Situated between Maidstone and central Ashford is the village of Pluckley.
Although it may seem nestled in the Kent countryside, the area has a great reputation.
As well as being the original setting for The Darling Buds of May TV series, Pluckley is also considered the most haunted place in the country.
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I had never visited the area before, so when the time came, there was something I needed to do.
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The Pluckley Ghost Trail combines 11 points of interest and a leisurely stroll around the historic village – it’s a perfect thing to do with family or friends.
However, on its own, things can get pretty scary at times, as I discovered during my visit on Wednesday June 30th.
The trail starts on the main road just in front of the village primary school, at the Saint-Nicolas church.
A dancing light was reportedly seen in the upper part of the church window and is often accompanied by banging.
A group of psychic researchers spent the night in the church in the early 1970s in hopes of recording supernatural phenomena.
They were disappointed with what seemed like an uneventful night and told the vicar the next morning that his dog frequently visited them.
The thing is, the vicar didn’t have a dog!
As you turn into Station Road, the eerie nature of the promenade begins to become a reality.
After going down a road with towering trees above you, a building named Greystones appears on your left.
The building is said to be haunted by a monk drifting among the trees.
The monk died of a “broken heart” after the tragic death of his lover, and his ghost was last seen in 1989 by an American journalist who saw a brown-robed figure drifting behind the house.
The invisible ghostly woman
A few people have reported hearing the sound of a man and woman having a conversation with a barking dog while walking down the street.
Reports also suggest that it seems like people are standing right next to you, before they finally disappear.
Strangely enough, I heard the sound of a dog barking going down this road and I almost jumped out of my skin!
However, I was brought back to earth after seeing a Golden Retriever at the garden fence in front of me.
Court of roses
Tucked away behind bushes on an unnamed road that stretches to the left is Rose Court.
The house is said to be at least 250 years old and was built by a member of the Dering family for his mistress.
She reportedly fell in love with the monk who lived in Greystones, but found the ongoing love triangle terribly distressing.
This led her to drink a “fatal cocktail” which was distilled from the juice of ivy and other poisonous berries.
Inside the building, strange moans and sighs would occur during the night, and the garden has a strange atmosphere.
The lady with the watercress
For this part of the walk, you will need your walking shoes!
You descend the Pinnock which is a country road with cars passing at high speed and very little space to walk.
Despite the difficulties, a simple glance beyond the trees will quickly put you at ease.
Breathtaking views of the Kent countryside accompany you on your long descent, until you finally reach a stone bridge.
This is where an old gypsy is said to have picked watercress and sold it to the villagers.
Her ghost was noted as a faint pink glow hovering in the air where she was tragically burned to death.
Corner of fear
When you (finally) arrive at the end of The Pinnock, you are greeted by a crossroads where signs point in all directions.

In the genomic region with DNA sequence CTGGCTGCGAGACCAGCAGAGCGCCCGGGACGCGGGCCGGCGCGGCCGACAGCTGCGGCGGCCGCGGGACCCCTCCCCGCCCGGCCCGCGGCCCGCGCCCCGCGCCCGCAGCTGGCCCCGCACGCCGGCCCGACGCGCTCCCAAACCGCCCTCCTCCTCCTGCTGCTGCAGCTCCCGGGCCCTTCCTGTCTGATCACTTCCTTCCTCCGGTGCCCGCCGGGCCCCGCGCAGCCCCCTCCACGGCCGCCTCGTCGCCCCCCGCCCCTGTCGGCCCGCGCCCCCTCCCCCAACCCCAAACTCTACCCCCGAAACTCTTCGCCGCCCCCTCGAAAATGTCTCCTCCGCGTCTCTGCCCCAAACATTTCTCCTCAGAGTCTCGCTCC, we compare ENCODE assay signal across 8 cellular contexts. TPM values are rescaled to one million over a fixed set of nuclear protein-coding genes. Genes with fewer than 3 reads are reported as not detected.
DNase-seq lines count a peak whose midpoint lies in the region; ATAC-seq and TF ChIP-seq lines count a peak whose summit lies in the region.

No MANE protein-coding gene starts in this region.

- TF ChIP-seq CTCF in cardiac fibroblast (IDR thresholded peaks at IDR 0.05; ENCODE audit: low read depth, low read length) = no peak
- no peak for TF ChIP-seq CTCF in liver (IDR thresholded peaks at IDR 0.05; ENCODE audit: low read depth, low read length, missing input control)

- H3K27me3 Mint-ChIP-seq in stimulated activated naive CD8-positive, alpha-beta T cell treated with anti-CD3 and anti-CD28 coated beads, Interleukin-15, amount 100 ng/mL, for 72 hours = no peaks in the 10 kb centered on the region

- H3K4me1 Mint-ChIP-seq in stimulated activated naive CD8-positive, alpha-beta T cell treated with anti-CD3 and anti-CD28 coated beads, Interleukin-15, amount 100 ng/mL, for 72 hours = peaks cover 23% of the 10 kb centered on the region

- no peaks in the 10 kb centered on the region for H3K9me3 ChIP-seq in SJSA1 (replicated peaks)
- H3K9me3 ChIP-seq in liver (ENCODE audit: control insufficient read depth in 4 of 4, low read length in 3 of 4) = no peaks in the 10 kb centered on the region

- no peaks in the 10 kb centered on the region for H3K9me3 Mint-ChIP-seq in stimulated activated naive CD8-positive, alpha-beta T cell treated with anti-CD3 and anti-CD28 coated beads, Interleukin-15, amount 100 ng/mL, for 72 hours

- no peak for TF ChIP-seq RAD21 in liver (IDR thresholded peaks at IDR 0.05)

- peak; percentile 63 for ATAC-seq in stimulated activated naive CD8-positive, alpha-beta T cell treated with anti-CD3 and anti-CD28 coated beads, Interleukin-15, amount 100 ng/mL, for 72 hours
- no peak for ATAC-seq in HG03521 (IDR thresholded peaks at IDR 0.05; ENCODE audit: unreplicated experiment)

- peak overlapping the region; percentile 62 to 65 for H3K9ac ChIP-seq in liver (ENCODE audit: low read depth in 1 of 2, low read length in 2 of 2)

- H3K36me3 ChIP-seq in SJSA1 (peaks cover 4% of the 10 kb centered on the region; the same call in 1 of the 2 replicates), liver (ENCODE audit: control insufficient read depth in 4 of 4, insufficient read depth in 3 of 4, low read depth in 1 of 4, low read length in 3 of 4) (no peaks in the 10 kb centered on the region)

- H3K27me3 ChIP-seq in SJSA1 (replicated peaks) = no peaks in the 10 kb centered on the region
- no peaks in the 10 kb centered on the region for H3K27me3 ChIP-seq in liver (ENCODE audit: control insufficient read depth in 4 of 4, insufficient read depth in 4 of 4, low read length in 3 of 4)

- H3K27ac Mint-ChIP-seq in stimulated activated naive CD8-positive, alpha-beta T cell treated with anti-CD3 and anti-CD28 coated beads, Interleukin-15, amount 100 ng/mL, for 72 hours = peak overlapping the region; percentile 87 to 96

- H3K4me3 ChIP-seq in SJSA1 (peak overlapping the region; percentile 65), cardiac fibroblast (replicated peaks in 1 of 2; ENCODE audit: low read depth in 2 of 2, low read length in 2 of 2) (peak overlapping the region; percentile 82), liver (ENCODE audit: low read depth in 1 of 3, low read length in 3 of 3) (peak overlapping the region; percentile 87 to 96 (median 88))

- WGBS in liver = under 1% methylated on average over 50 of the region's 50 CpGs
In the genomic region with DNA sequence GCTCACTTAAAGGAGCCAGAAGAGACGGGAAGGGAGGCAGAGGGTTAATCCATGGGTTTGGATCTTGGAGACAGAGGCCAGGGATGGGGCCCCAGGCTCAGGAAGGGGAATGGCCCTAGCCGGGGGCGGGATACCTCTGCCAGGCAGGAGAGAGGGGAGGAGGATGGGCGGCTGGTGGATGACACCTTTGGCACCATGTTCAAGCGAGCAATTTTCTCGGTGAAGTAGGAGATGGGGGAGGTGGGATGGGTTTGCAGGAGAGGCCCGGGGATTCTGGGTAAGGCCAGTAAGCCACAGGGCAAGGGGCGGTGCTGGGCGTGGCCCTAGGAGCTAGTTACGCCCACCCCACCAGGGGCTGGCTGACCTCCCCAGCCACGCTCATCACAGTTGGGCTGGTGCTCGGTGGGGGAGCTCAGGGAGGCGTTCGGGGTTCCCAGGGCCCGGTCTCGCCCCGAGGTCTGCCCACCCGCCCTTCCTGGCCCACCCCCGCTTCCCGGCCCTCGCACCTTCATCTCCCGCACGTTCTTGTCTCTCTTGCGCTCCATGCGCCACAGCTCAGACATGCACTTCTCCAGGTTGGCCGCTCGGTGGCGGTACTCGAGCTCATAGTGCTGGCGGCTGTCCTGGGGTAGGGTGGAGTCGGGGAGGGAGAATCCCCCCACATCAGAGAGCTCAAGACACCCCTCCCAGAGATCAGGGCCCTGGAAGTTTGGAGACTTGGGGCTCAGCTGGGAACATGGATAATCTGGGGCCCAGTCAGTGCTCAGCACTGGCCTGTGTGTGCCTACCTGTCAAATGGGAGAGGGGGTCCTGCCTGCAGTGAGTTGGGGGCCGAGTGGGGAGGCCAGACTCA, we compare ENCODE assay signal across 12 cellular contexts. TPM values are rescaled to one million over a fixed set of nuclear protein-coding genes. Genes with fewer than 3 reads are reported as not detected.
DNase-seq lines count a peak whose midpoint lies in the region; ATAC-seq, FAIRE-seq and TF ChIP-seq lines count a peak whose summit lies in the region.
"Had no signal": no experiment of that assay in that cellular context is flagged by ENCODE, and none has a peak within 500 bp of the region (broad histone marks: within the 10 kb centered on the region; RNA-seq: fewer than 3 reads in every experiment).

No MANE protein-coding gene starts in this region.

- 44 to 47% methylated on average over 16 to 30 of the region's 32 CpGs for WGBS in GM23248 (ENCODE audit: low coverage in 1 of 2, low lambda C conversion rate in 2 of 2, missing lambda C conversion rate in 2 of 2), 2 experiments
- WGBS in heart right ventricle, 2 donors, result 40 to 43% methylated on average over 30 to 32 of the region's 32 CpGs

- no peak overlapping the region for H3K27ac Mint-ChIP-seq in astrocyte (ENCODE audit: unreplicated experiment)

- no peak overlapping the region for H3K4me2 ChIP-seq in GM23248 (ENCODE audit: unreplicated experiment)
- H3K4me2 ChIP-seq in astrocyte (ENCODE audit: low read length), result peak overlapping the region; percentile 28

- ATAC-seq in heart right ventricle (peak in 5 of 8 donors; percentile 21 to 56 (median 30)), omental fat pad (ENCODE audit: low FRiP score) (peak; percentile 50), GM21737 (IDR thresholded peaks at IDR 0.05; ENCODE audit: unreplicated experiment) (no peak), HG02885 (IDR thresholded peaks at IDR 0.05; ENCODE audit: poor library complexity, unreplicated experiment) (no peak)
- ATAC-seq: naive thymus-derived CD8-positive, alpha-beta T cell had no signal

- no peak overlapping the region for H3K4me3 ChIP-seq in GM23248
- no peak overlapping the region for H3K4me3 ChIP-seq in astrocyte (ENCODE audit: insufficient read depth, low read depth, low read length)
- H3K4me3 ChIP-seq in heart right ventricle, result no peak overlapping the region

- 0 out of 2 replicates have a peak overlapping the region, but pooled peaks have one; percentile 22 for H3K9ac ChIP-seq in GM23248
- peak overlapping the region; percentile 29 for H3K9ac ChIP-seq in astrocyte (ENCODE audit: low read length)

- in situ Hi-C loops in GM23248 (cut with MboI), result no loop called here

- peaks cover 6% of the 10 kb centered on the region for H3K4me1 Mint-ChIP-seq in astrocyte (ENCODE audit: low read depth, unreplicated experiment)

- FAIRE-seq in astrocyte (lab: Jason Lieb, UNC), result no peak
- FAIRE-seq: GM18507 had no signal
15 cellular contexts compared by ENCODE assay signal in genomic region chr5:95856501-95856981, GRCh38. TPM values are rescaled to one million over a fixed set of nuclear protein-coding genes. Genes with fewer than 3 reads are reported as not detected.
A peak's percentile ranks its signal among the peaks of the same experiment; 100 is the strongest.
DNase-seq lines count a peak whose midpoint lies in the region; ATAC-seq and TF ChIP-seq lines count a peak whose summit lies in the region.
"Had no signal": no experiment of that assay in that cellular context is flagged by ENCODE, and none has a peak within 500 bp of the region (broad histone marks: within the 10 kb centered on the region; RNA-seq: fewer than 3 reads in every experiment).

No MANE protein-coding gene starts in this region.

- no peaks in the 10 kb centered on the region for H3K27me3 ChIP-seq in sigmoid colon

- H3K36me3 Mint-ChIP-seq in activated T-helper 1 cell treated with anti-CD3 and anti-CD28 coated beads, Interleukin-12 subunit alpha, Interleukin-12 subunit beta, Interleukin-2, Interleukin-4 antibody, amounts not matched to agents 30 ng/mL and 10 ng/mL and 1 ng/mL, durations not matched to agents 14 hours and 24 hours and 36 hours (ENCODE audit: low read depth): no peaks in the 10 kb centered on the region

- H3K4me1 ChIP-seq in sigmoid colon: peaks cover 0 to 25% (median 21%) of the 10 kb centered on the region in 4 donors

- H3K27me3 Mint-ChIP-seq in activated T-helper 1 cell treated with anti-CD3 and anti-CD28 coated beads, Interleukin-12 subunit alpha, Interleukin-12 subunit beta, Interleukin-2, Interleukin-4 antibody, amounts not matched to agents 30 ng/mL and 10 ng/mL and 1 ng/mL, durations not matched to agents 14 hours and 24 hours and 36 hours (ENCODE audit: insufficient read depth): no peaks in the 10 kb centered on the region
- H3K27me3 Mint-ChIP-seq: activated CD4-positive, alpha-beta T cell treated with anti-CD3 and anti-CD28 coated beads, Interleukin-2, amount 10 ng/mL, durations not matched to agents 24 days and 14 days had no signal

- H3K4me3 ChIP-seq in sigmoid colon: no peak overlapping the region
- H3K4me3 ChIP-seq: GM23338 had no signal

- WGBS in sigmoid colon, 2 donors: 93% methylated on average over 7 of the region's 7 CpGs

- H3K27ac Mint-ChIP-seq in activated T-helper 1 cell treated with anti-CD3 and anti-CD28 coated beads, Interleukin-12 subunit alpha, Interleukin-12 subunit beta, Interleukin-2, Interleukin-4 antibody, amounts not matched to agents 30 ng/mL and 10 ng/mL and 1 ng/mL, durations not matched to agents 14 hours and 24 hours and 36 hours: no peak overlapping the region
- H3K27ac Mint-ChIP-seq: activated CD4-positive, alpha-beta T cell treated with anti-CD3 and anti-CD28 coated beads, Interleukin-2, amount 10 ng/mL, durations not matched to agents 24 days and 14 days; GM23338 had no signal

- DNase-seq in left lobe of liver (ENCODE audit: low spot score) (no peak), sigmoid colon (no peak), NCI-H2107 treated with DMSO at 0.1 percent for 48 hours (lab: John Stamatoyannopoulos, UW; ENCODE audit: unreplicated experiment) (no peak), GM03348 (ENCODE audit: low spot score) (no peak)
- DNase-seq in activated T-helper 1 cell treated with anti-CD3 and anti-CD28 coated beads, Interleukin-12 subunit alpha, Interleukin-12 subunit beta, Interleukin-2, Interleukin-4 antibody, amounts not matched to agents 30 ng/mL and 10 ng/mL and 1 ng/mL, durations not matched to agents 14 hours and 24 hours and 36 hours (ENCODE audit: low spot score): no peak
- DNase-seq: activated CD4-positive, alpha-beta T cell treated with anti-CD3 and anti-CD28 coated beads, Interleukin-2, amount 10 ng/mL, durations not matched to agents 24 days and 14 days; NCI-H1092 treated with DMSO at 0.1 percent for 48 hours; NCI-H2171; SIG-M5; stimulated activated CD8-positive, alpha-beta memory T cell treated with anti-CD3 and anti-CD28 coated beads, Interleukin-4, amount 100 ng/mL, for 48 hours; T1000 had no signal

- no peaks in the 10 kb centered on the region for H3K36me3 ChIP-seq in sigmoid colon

This is called the “corner of fear”.
The place was also where a highwayman is said to have died.
In the early hours of winter evenings, passers-by noticed a ghostly figure running through the surrounding fields.
Just around the corner to your left you come to Dering Wood, but this one is locally called ‘Screaming Wood’.
It is said that a loud cry comes from deep in the woods and even sends birds away from the trees.
Certainly seemed to be the scariest part of the trail.
Although I didn’t hear any screams in the woods, knowing that it could happen at any time was quite disconcerting.
Fortunately the next part of the trail is back along the Pinnock so you don’t have to walk through the woods if you don’t want to.
Blacksmith’s forge tea room
Once you get to the top of Pinnock, you can see a building on the left that you would have passed on your way down.
The ghosts of a Tudor horseman and maid roamed the old tea room.
The building dates from the 14th century and eventually became a tavern.
However, the building remains signposted as a tea room, with a large sign on the side of the building that can be seen by those climbing the Pinnock.
After driving along Smarden Road you come to a remote, unpaved lane.
In the 1920s, a group of children were on their way to school when they saw their teacher’s body hanging from a tree branch.
The reason for the suicide was never discovered.
On some nights his ghostly form could have been seen, swaying back and forth from the branch.
After returning to The Street, where we started the spooky adventure, you immediately find a bakery around the corner.
Ghostly footsteps and freezing cold are just two of the things residents have noticed in years past.
This part of the street is also said to be the route of a ghost carriage and spectral horses that can be heard, but never seen, racing down the road in the wee hours of the morning.
The inn of the dark horse
The last stop on this tour is a cozy pub located next to the church and opposite the bakery.
There have been many ghostly experiences reported over the years at this property, and the current owners are even bringing in guests with their paranormal gear.
The dogs that visited the property suddenly stopped and started barking at something that no one else could see.
There was also an upstairs room that dogs refuse to enter, and the current owners even avoid it at night.